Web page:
Thanks Personal background (if not covered introducing me) Belief in eportfolios and commitment to planting, nurturing seeds and see them multiply Connections with Australia Algae and plankton bloom Fertile time for eportfolios in the NZ school sector Data informed estimate: More than half the schools and 10% of the students and teachers Encouraging results, all things considered
750,000 students in 2,600 schools, rolls ranging from <10 to >3,000 students, 1/3 <100, and 60,000 teachers 1989 and Tomorrows Schools: Self-managing; high levels of autonomy yet accountable to local community; minimal data collected by or (ICT) services provided from the Ministry of Education; Short, high level, conceptual national curriculum with balance between Key Competencies and Learning Areas Established investment in assessment for learning and supporting the teacher as a professional Primary sector now have National Standards but no national testing
Forever in primary: Student files or folios or folders Forever in secondary: Art and technical drawing Pioneers with ICT (1980's/early '90's): Early collections of electronic files and pictures Mid '90's': Ian Fox then at Bucklands Beach Intermediate where they developed the “Learning to Learn” model Carol Moffatt founded the ICT unit in the Ministry of Education and launched ICT PD UltraLab South / CORE Education and elearning conferences based on Victorian Navcon model Mark Treadwell's small steps
From 2008/9, as part of the Managed Learning Environment work program Visits, listening, reading thinking, debate Consultation via an open Google Group Publication of guidelines (some copies here and available online ) So what did we decide to pursue?
To seed, nurture and spread reflective practice On the learning of anything really Not too hung up on purpose/flavour of portfolio, as a good tool, learner and teacher can support all of them (and they are often mixed) Gathering and sharing the evidence of learning, of the process not just the end result (evidence being the link to the photo of the four courts in Dublin) Can “marry up” with Student Record Transfer , a mechanism to move the student record (including assessment results) from the student management system in one school to that in another.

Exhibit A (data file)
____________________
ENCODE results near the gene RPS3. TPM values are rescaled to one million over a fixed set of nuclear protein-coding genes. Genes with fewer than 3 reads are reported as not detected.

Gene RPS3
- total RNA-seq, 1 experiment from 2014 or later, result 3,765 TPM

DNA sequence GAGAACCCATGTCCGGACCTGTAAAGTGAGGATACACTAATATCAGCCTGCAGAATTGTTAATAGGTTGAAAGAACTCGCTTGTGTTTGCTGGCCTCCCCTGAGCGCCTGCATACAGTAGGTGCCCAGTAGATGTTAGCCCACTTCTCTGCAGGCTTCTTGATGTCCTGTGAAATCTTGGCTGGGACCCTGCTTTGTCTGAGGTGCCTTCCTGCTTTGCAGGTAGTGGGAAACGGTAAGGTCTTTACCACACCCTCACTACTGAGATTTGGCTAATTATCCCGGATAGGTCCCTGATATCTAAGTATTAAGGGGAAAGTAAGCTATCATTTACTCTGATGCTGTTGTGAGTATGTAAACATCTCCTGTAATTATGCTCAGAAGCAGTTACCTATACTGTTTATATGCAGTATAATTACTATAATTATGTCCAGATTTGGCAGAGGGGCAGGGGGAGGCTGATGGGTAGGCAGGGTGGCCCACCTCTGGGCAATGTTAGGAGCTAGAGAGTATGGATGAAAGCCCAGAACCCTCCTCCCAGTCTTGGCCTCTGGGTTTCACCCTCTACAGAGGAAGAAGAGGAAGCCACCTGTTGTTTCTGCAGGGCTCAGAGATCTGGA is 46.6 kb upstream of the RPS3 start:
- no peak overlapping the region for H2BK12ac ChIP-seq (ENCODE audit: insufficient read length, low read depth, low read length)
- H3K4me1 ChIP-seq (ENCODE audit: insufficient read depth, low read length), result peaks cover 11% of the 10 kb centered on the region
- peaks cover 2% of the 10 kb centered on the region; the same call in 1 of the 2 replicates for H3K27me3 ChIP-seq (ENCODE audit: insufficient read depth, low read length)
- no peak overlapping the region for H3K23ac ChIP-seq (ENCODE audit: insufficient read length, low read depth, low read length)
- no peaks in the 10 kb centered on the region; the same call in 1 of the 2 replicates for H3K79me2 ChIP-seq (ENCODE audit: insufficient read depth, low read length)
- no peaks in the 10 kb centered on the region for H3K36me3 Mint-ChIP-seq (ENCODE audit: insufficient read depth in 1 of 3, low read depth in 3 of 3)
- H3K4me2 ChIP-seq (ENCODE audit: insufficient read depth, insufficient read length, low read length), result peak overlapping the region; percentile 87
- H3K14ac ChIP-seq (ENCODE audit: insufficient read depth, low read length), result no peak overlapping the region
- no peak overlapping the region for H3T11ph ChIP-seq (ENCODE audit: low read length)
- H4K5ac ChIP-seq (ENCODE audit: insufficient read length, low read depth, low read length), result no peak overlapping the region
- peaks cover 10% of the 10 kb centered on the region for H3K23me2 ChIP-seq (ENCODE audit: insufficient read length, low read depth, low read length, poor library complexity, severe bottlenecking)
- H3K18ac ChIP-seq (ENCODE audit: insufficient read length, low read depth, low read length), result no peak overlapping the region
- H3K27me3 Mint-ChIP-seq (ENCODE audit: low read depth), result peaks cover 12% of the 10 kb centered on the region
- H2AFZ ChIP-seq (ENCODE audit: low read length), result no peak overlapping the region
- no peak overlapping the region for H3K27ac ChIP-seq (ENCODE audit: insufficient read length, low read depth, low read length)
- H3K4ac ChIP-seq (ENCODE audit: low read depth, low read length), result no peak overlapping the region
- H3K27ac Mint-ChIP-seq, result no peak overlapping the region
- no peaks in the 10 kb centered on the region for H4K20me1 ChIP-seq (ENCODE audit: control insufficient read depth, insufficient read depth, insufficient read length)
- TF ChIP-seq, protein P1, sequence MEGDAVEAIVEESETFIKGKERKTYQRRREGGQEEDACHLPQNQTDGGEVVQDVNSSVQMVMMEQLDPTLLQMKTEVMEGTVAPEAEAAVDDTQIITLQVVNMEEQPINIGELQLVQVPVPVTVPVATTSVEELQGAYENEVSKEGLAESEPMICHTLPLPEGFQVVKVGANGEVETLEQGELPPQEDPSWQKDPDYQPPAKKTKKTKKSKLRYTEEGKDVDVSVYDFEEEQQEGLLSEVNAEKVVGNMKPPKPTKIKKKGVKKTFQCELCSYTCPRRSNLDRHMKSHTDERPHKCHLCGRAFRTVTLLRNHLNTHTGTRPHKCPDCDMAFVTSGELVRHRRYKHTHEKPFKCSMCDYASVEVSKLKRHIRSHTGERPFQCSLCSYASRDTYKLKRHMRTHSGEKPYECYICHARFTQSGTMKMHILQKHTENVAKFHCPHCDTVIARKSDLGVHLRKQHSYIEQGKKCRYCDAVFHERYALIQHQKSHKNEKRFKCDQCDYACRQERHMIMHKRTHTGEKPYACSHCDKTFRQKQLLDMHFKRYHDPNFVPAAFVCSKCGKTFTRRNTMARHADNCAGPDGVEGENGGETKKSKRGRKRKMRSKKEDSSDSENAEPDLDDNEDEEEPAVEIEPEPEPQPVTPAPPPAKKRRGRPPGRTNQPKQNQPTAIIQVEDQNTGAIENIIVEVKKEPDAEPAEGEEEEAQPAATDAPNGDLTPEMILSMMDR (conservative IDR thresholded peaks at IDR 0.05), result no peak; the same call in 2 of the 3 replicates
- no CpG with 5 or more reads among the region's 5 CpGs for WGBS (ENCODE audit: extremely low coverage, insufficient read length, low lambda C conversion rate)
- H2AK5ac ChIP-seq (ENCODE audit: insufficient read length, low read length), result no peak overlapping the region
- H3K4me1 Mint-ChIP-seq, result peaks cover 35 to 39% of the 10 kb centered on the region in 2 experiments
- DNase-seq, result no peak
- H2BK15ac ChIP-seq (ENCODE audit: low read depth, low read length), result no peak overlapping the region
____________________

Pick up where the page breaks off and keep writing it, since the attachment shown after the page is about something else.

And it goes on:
The system had to honour our commitment for the learner to “own” their portfolio. We sought to increase learning and mature the learner by moving the focus of control Inevitably, this approach has risks We also wanted to ensure that the same portfolio stayed available to learners as they changed schools Difficult to achieve in a self-managing system, with institution-centric accountability and where each school procures their own software
To support the points just made and as a Balance between what is best done at the centre (and once for everyone) and at the edge/chalk face Seeking efficiency and freedom Allows for collaboration even when learners are in different schools (and other education institutions) Important enabler for the evidence of the learning to stay with student (and staff) when moving to a new school (130,000 movements each year)
Open as in Accessible to all Standards for portfolio movement in and out of platform, especially given the eportfolio scene in the NZ tertiary sector Open source to maximise flexibility and minimise vendor capture School participation in investment/enhancement monies Foster the sharing of openly licensed works (links to CC Aotearoa , DigitalNZ and OER)
Ministry settled on and still actively supports one system - MyPortfolio , a SaaS instance of Mahara Even with hindsight it has proved a good choice Ministry invests in product enhancements as well as fees for support services and training 1,200 schools, 70,000 users, 8,000 groups Although not too worried on the age of the learner, we have a design target of Yr 7 up